Winter and Summer Run Steelhead, Chinook Salmon, Coho Salmon, Chum Salmon, Sea-Run Cutthroat
Flows into Grays Harbor North of Hoquiam
Take Highway 101 north from Hoquiam, driving about 22 miles to the middle portion of the river. To reach the lower portion of the river, turn left (west) of of Highway 101 onto Ocean Beach Road about 3 miles north of Hoquiam and follow it for 10 miles to the river.
There are various boat ramps with various qualities off East Humptulips and McNutt Roads, both of which are upstream from Highway 101 bridge, and several spots off Copalis Crossing Road, which runs along the west side of the river between U.S.101 and Copalis Crossing. There’s also a good paved ramp off Ocean Beach Road a mile or so above the mouth of the river. Food and gas are available in the town of Humptulips. Tackle, lodging, and other facilities can be found in Hoquiam, Aberdeen, or Ocean Shores.
Fishing the Humptulips:
If you like catching fresh fish from the ocean, this may be the place for you. Many freshwater salmon and steelhead anglers count the “Hump” as their favorite, and the cutthroat fishing can be every bit as good. The best cutthroat fishing will be found in October, while sea-run trout are available from August to November.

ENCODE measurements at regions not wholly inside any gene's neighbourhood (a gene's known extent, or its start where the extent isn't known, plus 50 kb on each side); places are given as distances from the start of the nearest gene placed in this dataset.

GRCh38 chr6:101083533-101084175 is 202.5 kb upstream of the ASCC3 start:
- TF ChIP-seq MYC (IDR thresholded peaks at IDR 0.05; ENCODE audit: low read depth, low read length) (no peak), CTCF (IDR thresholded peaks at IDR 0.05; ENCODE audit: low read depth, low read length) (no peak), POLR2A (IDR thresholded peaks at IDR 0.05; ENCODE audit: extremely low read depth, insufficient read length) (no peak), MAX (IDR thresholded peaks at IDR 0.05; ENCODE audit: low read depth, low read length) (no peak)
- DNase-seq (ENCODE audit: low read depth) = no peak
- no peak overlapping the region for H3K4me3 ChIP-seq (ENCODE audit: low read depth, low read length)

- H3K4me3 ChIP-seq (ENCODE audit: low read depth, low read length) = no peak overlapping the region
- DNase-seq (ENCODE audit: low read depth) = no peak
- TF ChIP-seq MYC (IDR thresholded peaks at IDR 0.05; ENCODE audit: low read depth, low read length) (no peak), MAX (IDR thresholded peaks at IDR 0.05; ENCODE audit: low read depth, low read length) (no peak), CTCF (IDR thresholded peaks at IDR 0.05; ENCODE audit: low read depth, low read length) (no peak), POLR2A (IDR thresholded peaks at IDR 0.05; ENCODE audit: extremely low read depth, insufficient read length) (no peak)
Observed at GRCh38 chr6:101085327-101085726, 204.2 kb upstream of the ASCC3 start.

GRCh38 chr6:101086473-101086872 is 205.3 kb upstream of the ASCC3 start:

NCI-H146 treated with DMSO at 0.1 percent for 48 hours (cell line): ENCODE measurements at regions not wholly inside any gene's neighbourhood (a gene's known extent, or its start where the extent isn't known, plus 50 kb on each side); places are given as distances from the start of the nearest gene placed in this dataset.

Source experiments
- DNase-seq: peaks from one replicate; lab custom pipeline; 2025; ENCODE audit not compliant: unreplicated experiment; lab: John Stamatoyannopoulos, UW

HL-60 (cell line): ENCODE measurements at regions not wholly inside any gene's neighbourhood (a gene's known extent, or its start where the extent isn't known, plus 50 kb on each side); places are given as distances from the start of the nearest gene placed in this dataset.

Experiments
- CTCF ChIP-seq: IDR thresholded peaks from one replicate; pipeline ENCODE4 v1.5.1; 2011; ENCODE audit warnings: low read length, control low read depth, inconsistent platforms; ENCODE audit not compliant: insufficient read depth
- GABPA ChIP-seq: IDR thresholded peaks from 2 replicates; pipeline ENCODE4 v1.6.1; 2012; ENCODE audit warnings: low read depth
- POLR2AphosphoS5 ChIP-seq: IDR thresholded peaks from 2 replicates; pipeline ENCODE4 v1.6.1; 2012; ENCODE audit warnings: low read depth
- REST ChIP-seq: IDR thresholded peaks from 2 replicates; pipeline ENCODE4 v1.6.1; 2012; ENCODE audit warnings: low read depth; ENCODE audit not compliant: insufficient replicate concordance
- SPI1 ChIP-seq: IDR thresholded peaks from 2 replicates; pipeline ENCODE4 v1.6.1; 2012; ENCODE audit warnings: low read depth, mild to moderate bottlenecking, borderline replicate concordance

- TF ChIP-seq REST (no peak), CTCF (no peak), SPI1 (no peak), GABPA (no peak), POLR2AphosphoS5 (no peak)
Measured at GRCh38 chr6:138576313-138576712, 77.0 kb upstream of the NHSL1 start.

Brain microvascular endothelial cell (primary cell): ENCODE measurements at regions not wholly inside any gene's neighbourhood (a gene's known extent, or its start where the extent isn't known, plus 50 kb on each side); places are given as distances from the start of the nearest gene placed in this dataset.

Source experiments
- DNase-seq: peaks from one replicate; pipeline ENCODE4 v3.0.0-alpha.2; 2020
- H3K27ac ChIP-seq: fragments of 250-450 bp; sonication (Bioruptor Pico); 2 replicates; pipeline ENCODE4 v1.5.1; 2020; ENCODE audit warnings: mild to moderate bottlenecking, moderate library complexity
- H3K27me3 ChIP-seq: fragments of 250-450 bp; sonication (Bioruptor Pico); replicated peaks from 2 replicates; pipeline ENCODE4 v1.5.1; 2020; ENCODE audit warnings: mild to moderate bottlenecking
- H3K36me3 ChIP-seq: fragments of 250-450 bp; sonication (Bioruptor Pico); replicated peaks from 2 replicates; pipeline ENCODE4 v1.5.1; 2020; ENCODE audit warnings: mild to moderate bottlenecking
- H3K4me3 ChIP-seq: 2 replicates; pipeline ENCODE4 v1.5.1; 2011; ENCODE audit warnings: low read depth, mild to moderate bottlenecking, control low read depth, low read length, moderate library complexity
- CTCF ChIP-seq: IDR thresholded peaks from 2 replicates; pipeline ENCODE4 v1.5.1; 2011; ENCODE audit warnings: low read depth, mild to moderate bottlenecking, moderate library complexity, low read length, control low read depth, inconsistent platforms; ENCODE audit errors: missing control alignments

Winter steelheading is best in December and January, when good numbers of hatchery fish return to the river, and again in March and April, when catching includes huge wild fish. If a 20# steelhead is in your desire the Humptulips is the place to go. Boat fishing offers definite advantages, but there are plenty of good places to fish from the shoreline, including right underneath the Highway 101 bridge, and near the fish hatchery about 2 miles downstream from the highway bridge. Although summer steelhead smolts are planted in the Humptulips, summer steelheading here is nothing to write home about. Persistent anglers catch a few dozen fish a month from June to September. Salmon fishing is another matter, since the Humptulips ranks up among the Northwest’s finest fall season streams. Things start happening around September, when good number of chinooks return to the river. Some are brutes topping 40 pounds or more, and their strong enough to you down and stomp all over you. This chinook run lasts longer than any other river in Washington, as anglers continue to catch fresh kings until November. Long before they disappear , both coho and chum salmon will enter the river, and on a given day you could catch one of each species. The coho and chum fishing usually tapers off about Thanksgiving, but don’t be suprised to find a few stragglers fro either species around in the river into late January.